for(index = 0; index < 3; ++index)
{
    TButton *Btn = Buttons[index];
    // use Btn as needed...
}
/*
Or:
for(std::vector<TButton*>::iterator iter = Buttons.begin(); iter != Buttons.end(); ++iter)
{
    TButton *Btn = *iter;
    // use Btn as needed...
}
*/
share|improve this answer

Miraculous Typedef + Pseudo Array = Solution

  • Miraculous Typedef:

    • After hours searching a way, I saw a typedef on that Stack Overflow and Google search journey and thought why not to:

      typedef TButton* TButtons;
      
    • Well, it changes all the things, because I could perform:

      TButtons Buttons[3];
      
  • Pseudo Array:

    • The issue remained on how to allocate memory for data stored on that Buttons[3] array, but with knowledge of 2nd paragraph of Purpose section of my question, I thought: forget new data, data is there, point to there (so I call that to build a pseudo array, because I create only an array of pointers to existing data):

      TButtons Buttons[3] = {Button1, Button2, Button3};
      
    • Where Button1, Button2 and Button3 were already created when I put them on the form normally (through my mouse).

Working example

  1. Create a new vcl/forms application project;
  2. Put 3 buttons as those on the left on figure bellow (Button1, Button2, Button3) to demonstrate that solution, and 1 great button (Button4) also as figure bellow to do the actions; the figure bellow point 2
  3. Insert following code on click event of the fourth button, the great one (Button4);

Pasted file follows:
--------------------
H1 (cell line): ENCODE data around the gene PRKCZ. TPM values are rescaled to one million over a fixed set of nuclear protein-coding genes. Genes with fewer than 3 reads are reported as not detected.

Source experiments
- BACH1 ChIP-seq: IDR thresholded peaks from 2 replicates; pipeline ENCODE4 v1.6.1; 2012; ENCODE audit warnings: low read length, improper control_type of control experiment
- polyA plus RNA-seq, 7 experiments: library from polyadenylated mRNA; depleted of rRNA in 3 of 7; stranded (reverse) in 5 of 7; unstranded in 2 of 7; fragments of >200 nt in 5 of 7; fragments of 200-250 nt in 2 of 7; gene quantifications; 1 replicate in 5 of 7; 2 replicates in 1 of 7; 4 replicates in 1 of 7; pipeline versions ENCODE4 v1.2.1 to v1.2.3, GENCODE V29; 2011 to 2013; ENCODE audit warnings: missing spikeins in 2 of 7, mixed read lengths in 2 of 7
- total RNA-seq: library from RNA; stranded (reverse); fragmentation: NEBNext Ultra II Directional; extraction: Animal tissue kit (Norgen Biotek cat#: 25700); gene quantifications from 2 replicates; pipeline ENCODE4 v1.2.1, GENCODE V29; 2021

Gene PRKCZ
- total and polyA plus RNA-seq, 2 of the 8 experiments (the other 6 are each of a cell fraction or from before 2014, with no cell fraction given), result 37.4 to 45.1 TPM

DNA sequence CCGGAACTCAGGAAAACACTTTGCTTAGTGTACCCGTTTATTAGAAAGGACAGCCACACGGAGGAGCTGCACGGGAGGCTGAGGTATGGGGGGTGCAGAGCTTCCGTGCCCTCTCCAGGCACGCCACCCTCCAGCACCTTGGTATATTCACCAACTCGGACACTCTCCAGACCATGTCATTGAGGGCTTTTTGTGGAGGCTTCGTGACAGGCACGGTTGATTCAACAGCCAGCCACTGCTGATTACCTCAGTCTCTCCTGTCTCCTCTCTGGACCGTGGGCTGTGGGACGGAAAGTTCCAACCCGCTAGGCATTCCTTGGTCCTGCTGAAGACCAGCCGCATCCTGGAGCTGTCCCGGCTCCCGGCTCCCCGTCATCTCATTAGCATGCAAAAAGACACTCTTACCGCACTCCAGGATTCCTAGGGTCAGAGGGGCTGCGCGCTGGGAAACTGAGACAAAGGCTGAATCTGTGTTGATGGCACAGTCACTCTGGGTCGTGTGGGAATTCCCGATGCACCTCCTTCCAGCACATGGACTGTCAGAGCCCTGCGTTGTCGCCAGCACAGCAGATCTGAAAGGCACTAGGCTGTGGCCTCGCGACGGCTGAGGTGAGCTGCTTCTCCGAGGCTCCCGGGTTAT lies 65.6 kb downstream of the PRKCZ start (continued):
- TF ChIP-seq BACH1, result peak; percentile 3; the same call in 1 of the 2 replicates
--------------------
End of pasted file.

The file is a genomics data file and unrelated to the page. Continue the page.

typedef TButton* TButtons;
    TButtons Buttons[3] = {Button1, Button2, Button3};
    int index;
    
    for(index=0;index<3;index++)
    {
            Buttons[index]->Caption=(AnsiString)"teste "+index+" - "+(1+random(100));
            Buttons[index]->Left=25+4*random(100);
            Buttons[index]->Top=25+4*random(100);
    }
    
  4. Perform a "shazam!" run and play with that... like a game project
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1  
You don't need the TButtons typedef, whose name is misleading anyway since you are creating an array of individual button pointers, not an array of button lists: TButton* Buttons[3];. As for the vector AV, that is because you did not put anything in the vector before accessing its elements. You have to push_back() the pointers into the vector before you can then use the [] operator to access them. –  Remy Lebeau Sep 7 '12 at 23:43
    
@RemyLebeau, I thought I tried TButton* Buttons[3]; before, but I saw that I didn't... So assign addresses to that array elements complete it and brings a clear solution. Thanks again :) –  kokbira Sep 10 '12 at 12:19
    
Hey, @RemyLebeau, answer my question with your clean quite obvious :) solution and then I assign you the correct answer (to you earn some SO points). –  kokbira Sep 10 '12 at 12:28
    
About your suggestion to use push_back(), I tried too, but the same error message about TButton may be created with new operator appeared... I had no success to create new entities, only to use addresses from existing ones... I think if I create a new class based on TButton with a constructor without arguments would solve that, but I haven't tried it yet... –  kokbira Sep 10 '12 at 12:33
1  
There is no need to create a new class. Simply pass NULL to the existing TButton constructor if you do not want the new button object to have an Owner assigned (an Owner will free the new object for you when the Owner itself is freed). –  Remy Lebeau Sep 10 '12 at 20:33